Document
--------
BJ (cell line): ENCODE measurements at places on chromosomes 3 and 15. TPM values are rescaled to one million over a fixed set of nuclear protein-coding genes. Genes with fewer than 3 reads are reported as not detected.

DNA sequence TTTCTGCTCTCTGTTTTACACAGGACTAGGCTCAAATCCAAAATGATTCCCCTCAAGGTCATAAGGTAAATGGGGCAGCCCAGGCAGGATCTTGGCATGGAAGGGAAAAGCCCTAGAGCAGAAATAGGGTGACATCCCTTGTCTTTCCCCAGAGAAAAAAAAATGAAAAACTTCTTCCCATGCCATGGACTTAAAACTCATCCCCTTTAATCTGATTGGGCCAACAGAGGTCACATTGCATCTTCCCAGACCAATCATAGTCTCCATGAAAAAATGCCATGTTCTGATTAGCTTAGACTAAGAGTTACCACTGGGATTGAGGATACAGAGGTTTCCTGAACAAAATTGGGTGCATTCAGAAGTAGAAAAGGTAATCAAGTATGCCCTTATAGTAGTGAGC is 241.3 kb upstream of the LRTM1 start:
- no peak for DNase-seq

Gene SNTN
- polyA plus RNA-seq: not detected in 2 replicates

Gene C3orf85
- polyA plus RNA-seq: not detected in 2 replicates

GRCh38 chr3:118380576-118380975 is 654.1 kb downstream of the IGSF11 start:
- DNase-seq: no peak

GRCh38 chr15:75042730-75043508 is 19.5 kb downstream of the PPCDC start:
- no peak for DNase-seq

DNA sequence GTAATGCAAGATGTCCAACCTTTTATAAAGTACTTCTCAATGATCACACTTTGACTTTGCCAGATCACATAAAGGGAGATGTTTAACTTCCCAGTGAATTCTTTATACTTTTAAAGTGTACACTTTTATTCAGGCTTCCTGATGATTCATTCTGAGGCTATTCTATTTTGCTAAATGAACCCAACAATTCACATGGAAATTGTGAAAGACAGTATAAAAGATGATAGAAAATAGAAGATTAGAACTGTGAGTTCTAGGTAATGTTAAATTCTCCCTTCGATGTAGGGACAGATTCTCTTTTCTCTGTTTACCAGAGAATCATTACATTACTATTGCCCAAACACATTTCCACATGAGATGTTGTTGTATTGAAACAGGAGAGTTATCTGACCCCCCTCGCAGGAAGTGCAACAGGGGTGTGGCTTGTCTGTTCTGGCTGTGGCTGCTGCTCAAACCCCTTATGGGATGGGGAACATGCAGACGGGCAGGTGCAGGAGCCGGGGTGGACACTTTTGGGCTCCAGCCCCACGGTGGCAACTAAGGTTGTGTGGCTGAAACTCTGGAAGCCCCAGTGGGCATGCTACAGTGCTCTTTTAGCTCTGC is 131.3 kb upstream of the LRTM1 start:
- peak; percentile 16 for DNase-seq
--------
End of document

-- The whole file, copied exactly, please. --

BJ (cell line): ENCODE measurements at places on chromosomes 3 and 15. TPM values are rescaled to one million over a fixed set of nuclear protein-coding genes. Genes with fewer than 3 reads are reported as not detected.

DNA sequence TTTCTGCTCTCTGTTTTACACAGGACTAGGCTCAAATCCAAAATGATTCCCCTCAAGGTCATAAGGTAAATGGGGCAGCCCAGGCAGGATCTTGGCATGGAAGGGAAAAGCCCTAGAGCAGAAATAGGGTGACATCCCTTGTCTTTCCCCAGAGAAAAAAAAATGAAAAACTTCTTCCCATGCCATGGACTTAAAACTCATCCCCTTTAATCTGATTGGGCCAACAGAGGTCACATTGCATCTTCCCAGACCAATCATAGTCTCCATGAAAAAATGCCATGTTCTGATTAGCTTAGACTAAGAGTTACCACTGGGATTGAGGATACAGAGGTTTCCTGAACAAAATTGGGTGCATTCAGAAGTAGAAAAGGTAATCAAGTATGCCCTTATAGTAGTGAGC is 241.3 kb upstream of the LRTM1 start:
- no peak for DNase-seq

Gene SNTN
- polyA plus RNA-seq: not detected in 2 replicates

Gene C3orf85
- polyA plus RNA-seq: not detected in 2 replicates

GRCh38 chr3:118380576-118380975 is 654.1 kb downstream of the IGSF11 start:
- DNase-seq: no peak

GRCh38 chr15:75042730-75043508 is 19.5 kb downstream of the PPCDC start:
- no peak for DNase-seq

DNA sequence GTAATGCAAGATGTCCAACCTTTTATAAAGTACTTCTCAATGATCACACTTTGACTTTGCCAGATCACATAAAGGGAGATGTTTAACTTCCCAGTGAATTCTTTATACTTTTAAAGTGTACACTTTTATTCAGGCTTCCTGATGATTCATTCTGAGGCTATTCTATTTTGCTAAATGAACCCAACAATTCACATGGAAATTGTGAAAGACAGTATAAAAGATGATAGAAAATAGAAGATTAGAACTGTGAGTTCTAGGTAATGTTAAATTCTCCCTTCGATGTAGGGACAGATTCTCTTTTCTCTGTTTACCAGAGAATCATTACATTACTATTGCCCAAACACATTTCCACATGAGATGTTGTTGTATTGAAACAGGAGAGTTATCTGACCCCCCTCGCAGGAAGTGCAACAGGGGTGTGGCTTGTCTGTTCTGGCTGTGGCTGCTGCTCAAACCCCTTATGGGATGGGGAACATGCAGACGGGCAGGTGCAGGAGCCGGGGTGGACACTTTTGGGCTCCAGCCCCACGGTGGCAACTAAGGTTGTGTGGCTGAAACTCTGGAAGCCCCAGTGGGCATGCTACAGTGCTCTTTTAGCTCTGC is 131.3 kb upstream of the LRTM1 start:
- peak; percentile 16 for DNase-seq